What Did The Enquirer Admit To?

In this Jan. 31, 2014 photo David Pecker,  David Pecker, Chairman and CEO of American Media, addresses those attending the Shape & Men's Fitness Super Bowl Party in New York. The Aug. 21, 2018 plea deal reached by Donald Trump's former attorney Michael Cohen has laid bare a relationship between the president and Pecker, whose company publishes the National Enquirer. Besides detailing tabloid’s involvement in payoffs to porn star Stormy Daniels and Playboy Playmate Karen McDougal to keep quiet about alleged affairs with Trump, court papers showed how David Pecker, a longtime friend of the president, offered to help Trump stave off negative stories during the 2016 campaign. (AP Photo/Marion Curtis)
Marion Curtis/AP

It made a big, big stir yesterday when the Manhattan US Attorney’s announced yesterday that the parent company of The National Enquirer, AMI, had entered a non-prosecution agreement with prosecutors. AMI agreed that the Daniels and McDougal payments were meant to protect Trump’s campaign. I’m less impressed than others that this dramatically raises the legal stakes for Trump: AMI and Cohen vs Trump rather than Cohen vs Trump. This will never be a conventional trial, whether it’s in a courtroom or in the court of public opinion. More interesting to me is what else AMI revealed.

It was an open secret (in the nature of things) during the campaign that the Enquirer was all but a part of the Trump campaign. Yes, it routinely attacked Hillary. It also attacked most of the President Trump’s Republican challengers in the primaries. If it’s just that David Pecker was pals with Trump and ran pro-Trump stories, I’m not sure that’s a legal problem. That’s not really the intended purpose of the 1st Amendment. But it’s well within its scope. The 1st Amendment doesn’t require that you practice quality journalism or even legitimate journalism.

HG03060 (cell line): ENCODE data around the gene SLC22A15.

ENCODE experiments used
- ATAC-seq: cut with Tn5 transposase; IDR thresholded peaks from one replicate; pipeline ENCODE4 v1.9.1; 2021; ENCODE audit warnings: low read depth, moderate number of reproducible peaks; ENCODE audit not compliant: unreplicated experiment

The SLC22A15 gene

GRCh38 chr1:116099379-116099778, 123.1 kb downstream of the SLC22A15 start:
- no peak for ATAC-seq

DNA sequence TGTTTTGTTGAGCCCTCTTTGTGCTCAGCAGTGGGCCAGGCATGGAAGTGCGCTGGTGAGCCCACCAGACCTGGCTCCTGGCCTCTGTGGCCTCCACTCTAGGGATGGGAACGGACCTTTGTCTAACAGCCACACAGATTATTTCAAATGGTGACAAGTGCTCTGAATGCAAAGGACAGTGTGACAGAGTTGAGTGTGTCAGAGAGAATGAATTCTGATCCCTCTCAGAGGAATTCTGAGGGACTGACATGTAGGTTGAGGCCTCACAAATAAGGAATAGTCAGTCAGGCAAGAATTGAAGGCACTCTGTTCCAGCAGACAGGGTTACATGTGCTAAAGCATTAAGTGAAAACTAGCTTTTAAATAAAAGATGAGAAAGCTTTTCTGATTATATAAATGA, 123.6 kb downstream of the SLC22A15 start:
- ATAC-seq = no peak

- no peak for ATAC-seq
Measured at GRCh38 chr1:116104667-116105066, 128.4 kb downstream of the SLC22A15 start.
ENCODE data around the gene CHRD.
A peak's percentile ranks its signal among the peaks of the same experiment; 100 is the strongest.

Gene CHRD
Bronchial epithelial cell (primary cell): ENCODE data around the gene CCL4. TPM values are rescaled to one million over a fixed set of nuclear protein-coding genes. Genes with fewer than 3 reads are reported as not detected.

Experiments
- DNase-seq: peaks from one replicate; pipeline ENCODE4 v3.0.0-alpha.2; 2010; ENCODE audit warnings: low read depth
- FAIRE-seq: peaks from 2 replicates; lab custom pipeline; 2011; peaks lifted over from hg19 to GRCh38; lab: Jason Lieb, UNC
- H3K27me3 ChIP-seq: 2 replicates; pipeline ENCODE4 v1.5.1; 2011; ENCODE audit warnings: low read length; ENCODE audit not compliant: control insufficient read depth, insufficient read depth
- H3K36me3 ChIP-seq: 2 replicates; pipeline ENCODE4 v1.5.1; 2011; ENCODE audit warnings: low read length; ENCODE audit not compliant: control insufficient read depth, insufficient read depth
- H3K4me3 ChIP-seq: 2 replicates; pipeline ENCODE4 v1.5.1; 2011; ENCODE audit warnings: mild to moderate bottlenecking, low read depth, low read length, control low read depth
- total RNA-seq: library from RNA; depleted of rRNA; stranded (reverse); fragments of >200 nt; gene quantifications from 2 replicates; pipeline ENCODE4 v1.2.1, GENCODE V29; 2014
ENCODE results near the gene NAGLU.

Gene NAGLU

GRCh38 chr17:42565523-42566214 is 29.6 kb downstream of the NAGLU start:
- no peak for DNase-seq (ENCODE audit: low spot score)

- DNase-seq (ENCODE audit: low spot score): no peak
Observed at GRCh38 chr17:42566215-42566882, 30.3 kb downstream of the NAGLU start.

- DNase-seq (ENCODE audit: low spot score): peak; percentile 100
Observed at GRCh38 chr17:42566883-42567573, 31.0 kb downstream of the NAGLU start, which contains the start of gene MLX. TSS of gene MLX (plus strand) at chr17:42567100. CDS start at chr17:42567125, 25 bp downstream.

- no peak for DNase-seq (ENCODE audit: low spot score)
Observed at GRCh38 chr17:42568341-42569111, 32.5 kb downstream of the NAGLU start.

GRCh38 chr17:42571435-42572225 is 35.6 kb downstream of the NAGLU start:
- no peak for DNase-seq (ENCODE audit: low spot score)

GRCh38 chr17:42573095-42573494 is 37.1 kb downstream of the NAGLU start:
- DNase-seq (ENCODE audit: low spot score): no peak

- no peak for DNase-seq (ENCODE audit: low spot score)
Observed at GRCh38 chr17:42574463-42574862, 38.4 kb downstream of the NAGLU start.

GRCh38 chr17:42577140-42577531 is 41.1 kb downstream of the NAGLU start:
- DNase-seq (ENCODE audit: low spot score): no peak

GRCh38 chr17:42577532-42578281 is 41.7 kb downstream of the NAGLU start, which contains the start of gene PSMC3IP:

There are some people who think aggressive advocacy should count, under certain circumstances, as campaign contributions. But that’s a terrible idea. And, in any case, there’s zero chance the current Supreme Court, which thinks spending is speech wouldn’t think speech is speech. Where it gets more complicated is when money is involved or AMI was working in concert with the campaign or its agents (Michael Cohen) or more specifically if things drift into blackmail or extortion territory – what I’ve alluded to in terms of Cohen weaponizing the tools he used to protect Trump against Trump’s enemies.

This whole thing seems like a very open question to me.

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